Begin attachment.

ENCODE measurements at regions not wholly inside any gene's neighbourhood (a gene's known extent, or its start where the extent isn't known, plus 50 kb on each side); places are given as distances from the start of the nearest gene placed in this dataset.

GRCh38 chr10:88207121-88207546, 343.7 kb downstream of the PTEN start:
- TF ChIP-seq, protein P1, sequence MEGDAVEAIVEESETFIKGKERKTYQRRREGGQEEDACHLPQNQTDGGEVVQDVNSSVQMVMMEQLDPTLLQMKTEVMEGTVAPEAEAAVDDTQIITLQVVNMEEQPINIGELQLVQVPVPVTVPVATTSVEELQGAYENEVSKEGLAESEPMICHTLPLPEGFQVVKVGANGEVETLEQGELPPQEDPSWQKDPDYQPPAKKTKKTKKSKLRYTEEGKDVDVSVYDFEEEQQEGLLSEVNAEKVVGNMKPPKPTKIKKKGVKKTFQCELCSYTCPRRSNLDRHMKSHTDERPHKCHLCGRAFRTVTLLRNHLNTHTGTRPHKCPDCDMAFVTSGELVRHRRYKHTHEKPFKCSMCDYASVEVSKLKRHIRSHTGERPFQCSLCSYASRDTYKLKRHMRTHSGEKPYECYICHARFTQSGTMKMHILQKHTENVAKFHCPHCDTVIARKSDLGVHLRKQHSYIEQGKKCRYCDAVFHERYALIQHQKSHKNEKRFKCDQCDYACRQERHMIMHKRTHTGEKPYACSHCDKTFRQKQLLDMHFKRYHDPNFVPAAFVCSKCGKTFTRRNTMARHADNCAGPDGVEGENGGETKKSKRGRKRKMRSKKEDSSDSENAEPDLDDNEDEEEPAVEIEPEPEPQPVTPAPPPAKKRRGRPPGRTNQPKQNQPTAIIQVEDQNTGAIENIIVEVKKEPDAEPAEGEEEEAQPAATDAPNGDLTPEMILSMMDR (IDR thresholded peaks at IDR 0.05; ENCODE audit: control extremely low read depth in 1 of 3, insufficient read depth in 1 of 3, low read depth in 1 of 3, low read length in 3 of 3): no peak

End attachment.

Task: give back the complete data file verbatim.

ENCODE measurements at regions not wholly inside any gene's neighbourhood (a gene's known extent, or its start where the extent isn't known, plus 50 kb on each side); places are given as distances from the start of the nearest gene placed in this dataset.

GRCh38 chr10:88207121-88207546, 343.7 kb downstream of the PTEN start:
- TF ChIP-seq, protein P1, sequence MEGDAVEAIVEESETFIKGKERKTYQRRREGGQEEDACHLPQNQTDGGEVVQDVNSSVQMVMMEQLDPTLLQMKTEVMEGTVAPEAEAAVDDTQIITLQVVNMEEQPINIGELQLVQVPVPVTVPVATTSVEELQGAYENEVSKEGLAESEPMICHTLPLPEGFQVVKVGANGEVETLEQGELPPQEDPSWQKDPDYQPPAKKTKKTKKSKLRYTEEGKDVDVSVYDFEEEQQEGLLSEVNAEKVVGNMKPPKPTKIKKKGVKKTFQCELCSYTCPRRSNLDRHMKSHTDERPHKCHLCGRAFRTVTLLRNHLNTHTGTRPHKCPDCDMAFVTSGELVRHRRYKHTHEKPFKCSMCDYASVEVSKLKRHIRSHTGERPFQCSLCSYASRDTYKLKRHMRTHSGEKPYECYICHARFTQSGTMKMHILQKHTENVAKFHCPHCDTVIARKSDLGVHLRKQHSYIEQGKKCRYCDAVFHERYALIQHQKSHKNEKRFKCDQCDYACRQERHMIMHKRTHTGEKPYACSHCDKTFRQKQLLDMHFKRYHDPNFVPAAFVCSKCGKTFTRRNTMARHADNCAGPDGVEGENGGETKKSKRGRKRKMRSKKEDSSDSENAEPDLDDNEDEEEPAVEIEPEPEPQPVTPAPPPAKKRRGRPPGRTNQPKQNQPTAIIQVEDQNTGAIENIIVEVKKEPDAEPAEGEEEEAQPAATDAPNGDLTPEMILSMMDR (IDR thresholded peaks at IDR 0.05; ENCODE audit: control extremely low read depth in 1 of 3, insufficient read depth in 1 of 3, low read depth in 1 of 3, low read length in 3 of 3): no peak